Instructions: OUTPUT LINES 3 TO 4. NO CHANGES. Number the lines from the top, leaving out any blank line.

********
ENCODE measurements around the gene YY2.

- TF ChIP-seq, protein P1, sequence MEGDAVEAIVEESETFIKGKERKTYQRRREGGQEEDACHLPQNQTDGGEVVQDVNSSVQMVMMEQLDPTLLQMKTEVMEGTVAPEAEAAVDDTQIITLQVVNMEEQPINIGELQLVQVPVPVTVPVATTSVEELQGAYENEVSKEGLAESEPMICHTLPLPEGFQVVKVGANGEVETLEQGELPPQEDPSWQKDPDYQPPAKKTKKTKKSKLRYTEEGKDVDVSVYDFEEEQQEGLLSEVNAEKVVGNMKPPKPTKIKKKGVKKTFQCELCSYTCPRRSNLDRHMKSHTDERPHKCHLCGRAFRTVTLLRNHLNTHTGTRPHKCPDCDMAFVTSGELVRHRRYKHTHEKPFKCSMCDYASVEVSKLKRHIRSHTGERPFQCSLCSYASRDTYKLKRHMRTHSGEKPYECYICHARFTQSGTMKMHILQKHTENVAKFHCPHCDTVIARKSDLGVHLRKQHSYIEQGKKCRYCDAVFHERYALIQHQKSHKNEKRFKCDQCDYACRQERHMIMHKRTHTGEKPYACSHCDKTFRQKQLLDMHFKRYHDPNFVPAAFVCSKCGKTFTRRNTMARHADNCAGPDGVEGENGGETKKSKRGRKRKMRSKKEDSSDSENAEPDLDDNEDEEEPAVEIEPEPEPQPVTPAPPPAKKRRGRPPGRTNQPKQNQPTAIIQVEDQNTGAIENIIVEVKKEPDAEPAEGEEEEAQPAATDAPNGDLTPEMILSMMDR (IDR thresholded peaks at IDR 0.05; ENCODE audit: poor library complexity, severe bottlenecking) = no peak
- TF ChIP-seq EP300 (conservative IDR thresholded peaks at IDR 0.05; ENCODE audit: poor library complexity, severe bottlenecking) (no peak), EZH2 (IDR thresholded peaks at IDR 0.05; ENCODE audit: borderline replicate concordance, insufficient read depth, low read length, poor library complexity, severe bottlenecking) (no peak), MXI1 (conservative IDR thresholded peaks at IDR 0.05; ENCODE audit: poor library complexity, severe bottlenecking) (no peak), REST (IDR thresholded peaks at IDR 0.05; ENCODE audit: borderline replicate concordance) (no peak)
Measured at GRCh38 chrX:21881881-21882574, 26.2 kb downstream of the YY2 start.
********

- TF ChIP-seq EP300 (conservative IDR thresholded peaks at IDR 0.05; ENCODE audit: poor library complexity, severe bottlenecking) (no peak), EZH2 (IDR thresholded peaks at IDR 0.05; ENCODE audit: borderline replicate concordance, insufficient read depth, low read length, poor library complexity, severe bottlenecking) (no peak), MXI1 (conservative IDR thresholded peaks at IDR 0.05; ENCODE audit: poor library complexity, severe bottlenecking) (no peak), REST (IDR thresholded peaks at IDR 0.05; ENCODE audit: borderline replicate concordance) (no peak)
Measured at GRCh38 chrX:21881881-21882574, 26.2 kb downstream of the YY2 start.